GREENSBORO, N.C. -- On nine occasions, Duke and North Carolina have slugged it out -- not literally, although at times it almost felt like it -- for the ACC women's basketball tournament title. Including last year.
Saturday, the archrivals went at it again, with Duke prevailing 66-61 in a thriller at Greensboro Coliseum. Then the Blue Devils got to hoist the trophy for ...
Nope, not this time. Duke picked up an emotional semifinal victory, and the Blue Devils' seniors could breathe a sigh of relief: "Thank goodness we didn't end our ACC careers losing to Carolina for the third time in a row."
But there's no championship for this win, just a chance to play for one. There's a new sheriff in town, clad in green with a record that's pristine. No. 2 seed Duke will meet top-seeded and undefeated Notre Dame on Sunday (ESPN, 7 p.m.). The Fighting Irish have changed the dynamic of the ACC, in which either Duke or Carolina have won 16 of the past 20 conference tournament titles.
"This is a league that's been more defensive-dominated, athletic," said North Carolina assistant coach Andrew Calder, filling in on the bench for Sylvia Hatchell, who is battling leukemia. "And Notre Dame brings to the game excellent precision on the offensive end, and good position defense. They're going to make everybody in the league have to step it up."
Duke must do that Sunday to try to win the program's ninth ACC tournament crown. The Blue Devils lost by 21 points the first time they played Notre Dame this season, and by 11 the second. In that latter game, Duke also lost its second point guard of the season, as Alexis Jones went down with an ACL injury on Feb. 23. She joined senior Chelsea Gray (knee, Jan. 12) on the sidelines.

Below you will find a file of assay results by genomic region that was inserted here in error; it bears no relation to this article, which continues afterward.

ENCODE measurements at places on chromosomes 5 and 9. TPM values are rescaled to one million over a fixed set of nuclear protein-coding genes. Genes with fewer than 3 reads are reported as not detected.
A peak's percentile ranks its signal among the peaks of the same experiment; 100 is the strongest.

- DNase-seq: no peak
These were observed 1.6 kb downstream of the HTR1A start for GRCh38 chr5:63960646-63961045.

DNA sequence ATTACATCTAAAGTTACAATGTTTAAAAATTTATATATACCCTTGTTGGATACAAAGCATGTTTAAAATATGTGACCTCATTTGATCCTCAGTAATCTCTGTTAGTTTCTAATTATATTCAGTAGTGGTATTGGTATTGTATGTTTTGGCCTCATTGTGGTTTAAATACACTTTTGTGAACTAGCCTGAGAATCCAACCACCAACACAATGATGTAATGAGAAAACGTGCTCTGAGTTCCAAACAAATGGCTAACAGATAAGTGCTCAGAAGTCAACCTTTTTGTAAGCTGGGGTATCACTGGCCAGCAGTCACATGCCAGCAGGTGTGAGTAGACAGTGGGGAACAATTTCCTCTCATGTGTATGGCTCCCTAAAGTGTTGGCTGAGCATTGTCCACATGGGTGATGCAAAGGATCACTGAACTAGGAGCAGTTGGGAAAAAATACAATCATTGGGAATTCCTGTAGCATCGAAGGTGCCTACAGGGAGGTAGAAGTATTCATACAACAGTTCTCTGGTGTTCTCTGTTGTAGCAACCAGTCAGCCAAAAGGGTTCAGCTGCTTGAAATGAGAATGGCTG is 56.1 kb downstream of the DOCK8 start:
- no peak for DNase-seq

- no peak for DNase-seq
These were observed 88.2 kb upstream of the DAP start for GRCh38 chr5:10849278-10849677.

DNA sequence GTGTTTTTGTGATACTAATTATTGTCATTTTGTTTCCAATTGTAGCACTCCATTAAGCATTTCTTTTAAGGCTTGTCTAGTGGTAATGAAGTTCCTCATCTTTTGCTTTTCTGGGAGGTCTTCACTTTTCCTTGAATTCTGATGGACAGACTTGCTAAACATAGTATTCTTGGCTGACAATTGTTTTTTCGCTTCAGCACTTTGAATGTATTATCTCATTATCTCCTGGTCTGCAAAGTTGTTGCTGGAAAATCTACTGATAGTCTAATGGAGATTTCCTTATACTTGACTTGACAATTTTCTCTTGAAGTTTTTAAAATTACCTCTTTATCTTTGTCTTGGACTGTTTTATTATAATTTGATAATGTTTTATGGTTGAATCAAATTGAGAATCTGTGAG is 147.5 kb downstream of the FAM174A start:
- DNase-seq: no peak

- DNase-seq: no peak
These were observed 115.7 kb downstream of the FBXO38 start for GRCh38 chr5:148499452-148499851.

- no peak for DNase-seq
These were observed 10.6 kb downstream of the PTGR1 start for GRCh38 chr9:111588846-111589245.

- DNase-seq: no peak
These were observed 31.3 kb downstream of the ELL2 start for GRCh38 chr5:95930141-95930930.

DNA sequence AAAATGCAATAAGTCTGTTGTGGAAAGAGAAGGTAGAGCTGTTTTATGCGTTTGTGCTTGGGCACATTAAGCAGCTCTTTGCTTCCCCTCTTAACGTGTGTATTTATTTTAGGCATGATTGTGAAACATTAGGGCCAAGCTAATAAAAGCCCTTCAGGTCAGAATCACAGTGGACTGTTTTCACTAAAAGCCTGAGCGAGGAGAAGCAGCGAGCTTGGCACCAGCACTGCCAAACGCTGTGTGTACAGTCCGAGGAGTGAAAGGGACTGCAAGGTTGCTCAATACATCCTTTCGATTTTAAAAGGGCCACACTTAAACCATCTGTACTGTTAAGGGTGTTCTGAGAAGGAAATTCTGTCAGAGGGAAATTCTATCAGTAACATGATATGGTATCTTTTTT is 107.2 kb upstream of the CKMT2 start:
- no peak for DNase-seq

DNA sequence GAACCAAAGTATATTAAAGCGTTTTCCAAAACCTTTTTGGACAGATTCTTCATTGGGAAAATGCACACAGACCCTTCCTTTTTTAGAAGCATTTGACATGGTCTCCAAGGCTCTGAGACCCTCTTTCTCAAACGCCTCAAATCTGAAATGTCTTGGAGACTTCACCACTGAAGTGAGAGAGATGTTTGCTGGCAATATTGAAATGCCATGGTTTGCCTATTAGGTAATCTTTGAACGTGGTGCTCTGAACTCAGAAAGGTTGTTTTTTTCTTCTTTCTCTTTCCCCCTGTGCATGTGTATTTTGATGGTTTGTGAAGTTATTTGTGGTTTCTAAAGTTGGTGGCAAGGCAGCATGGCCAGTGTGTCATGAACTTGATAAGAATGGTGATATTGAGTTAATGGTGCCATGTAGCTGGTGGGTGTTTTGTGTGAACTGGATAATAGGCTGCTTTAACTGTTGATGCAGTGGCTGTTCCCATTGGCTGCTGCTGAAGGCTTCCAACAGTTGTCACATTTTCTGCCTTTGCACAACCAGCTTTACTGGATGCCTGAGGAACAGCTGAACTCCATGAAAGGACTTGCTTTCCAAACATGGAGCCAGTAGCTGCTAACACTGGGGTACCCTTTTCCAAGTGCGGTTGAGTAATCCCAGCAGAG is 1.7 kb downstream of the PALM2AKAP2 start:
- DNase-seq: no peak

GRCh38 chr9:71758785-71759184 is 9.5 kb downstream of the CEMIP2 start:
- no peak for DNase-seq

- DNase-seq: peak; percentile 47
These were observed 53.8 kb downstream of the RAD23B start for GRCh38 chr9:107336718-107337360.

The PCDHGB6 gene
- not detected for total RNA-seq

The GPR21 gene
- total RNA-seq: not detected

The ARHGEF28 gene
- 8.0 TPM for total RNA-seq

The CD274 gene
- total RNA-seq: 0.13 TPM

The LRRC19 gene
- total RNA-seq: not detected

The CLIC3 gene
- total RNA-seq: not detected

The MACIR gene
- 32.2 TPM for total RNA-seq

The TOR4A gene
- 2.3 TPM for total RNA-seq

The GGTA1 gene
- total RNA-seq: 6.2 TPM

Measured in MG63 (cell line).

Then in the regular-season finale, the Blue Devils fell to North Carolina for a second time this year. You might have thought all that would just be too much for Duke to overcome -- that the Blue Devils would trudge downtrodden into Greensboro.
Instead, they clobbered Georgia Tech 82-52 in Friday's quarterfinals, and then rallied against North Carolina in the semis. Duke made big defensive plays, such as Elizabeth Williams' block of Stephanie Mavunga's shot inside with 45 seconds left and the score tied at 60.
And Duke made clutch free throws, including a combined 6-of-6 performance from the stripe in the last minute by freshman Oderah Chidom and junior Ka'lia Johnson.
"I looked at Oderah's eyes," Duke coach Joanne P. McCallie said before the rookie went to the line. "And I said, 'She's going to make these.'"
Meanwhile, Carolina didn't make enough shots (33.8 percent from the field) but did make a few too many mistakes. Diamond DeShields had a game-high 25 points, but committed a costly technical foul with just more than eight minutes left in the game.
DeShields hit a gorgeous step-back 3-pointer to put the Tar Heels up by six, but then got the T for jawing too much afterward. Duke's Tricia Liston converted the subsequent two free throws. And this was a game where every point counted. Live and learn.
DeShields got a good look to tie the score with 11 seconds left, but her 3-pointer went in and out. Now, North Carolina will prepare for the NCAA tournament, in which they are an early-round host.